Glucose is the only carbohydrate that actually circulates within the bloodstream (as blood sugar). It provides energy to most of the body’s cells and is the preferred fuel for most cells, including the neurons of the brain (the brain utilizes 25 percent of glucose for its own “fuel” requirements).

Sugar then is a sort of “good” and “bad” guy at the same time with fruits as a perfect example. Some of them are high in fructose but at the same time low in sucrose, and vice versa.

Watermelon, for instance, is low in sucrose (1.21%) but at the same time much higher in fructose (3.36%). Apricots on the other hand are low in fructose (0.94%) but very high in sucrose (5.87%). The same applies to other low-high, fructose-sucrose fruits like persimmons, plums, nectarines, peaches and cantaloupes.

So as far as fruit consumption is concerned, the only practical solution is their limited consumption. Because fruits are a considerable source of sugar in our today’s diet (already full of sugar!), their daily intake should be carefully monitored by all people, not only those whose health condition could be adversely affected by the sugar, diabetics and pre-diabetics in particular.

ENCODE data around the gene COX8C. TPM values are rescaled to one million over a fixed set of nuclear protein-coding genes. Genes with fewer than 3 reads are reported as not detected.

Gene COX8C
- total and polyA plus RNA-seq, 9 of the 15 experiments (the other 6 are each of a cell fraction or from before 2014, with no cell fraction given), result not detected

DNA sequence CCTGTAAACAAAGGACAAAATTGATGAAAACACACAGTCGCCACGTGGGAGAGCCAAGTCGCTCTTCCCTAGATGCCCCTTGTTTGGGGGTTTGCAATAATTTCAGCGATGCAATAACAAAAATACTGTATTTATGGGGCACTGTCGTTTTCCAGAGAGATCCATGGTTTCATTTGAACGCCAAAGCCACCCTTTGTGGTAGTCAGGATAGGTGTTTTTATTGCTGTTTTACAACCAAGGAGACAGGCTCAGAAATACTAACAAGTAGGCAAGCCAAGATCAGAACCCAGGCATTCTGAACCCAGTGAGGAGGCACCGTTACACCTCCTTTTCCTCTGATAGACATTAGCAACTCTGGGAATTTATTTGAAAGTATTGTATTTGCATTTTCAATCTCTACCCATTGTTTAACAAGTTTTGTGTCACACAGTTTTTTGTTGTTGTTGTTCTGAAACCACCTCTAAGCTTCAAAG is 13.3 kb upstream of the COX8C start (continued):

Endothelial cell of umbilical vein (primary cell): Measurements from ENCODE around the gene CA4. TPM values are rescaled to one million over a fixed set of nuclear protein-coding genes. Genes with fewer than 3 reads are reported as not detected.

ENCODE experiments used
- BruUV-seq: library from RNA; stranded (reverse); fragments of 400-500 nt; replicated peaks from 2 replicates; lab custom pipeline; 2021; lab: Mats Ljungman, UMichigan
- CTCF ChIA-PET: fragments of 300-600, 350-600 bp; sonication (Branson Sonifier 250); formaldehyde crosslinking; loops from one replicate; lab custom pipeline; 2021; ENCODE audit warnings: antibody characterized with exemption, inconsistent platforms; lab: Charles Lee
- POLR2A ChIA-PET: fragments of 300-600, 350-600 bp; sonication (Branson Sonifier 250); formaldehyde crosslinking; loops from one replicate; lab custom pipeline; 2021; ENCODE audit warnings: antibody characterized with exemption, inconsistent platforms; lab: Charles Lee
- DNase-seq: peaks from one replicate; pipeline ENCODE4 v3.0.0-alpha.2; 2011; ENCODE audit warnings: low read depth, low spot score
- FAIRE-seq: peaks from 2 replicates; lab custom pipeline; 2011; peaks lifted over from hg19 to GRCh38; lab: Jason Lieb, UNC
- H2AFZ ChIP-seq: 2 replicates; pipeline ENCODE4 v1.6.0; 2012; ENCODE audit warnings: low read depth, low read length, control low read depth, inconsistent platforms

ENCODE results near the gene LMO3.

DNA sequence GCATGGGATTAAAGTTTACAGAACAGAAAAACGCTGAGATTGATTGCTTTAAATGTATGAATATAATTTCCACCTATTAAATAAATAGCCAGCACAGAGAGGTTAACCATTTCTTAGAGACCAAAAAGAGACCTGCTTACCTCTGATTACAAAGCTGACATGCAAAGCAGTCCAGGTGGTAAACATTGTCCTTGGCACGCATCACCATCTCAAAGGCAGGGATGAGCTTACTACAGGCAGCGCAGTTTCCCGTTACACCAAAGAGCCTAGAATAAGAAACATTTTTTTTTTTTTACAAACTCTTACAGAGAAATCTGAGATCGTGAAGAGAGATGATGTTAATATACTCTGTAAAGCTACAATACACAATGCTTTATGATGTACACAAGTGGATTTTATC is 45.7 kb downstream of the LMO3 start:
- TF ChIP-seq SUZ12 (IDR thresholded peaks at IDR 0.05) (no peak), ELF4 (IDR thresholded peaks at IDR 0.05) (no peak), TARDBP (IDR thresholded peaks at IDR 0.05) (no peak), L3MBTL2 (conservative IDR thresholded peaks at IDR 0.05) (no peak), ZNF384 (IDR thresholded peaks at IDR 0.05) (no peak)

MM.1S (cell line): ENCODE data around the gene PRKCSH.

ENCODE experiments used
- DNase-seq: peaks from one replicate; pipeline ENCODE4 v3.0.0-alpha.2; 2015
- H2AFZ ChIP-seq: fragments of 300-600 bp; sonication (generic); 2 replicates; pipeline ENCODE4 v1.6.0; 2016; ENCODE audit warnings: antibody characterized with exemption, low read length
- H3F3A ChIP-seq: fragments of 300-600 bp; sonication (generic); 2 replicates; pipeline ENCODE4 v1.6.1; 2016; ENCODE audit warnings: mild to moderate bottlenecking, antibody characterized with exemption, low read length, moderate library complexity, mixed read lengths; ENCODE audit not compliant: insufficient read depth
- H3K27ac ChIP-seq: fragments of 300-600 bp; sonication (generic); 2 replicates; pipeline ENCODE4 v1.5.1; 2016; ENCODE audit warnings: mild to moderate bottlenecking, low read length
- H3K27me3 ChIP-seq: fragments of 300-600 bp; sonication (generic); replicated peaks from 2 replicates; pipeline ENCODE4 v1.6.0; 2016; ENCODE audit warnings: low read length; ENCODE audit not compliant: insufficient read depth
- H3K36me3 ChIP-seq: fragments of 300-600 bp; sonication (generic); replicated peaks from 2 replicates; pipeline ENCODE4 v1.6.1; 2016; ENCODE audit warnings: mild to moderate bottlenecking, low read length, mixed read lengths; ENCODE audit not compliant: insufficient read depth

Like with many other things in our life, moderation is the key here, the only win-win situation. And this “rule” should be followed by everyone who is seriously concerned about his or her health.

Table of Fruits and Sugars
Although eating fresh fruits as your appetite dictates still holds for many people, if you are overweight, insulin resistant, or have elevated blood triglycerides, you should limit your intake of high-sugar fruits, such as grapes, bananas, mangos, sweet cherries, apples, pineapples, pears and kiwi fruit.

This recommendation also applies to dried fruits which contain excessive sugar. As a matter of fact, they more resemble commercial candy than their fresh counterparts.

Try to include more vegetables instead. However, some fruits, like tomatoes, avocadoes, lemons, and limes, are very low in total sugar and do not have to be restricted.

Fructose consumption is particularly problematic for people who are insulin resistant – a condition associated with metabolic syndrome X and/or type 2 diabetes. Because sucrose (table sugar) is split in the gut into its two component parts (fructose and glucose) before it enters the bloodstream, sucrose’s contribution to the total dietary fructose load must be considered.

For this reason the total metabolic fructose for items below has been tabulated (in grams of sugar per 100 grams). The term “total metabolic fructose” (Tot. met. fructose) means fructose and sucrose combined.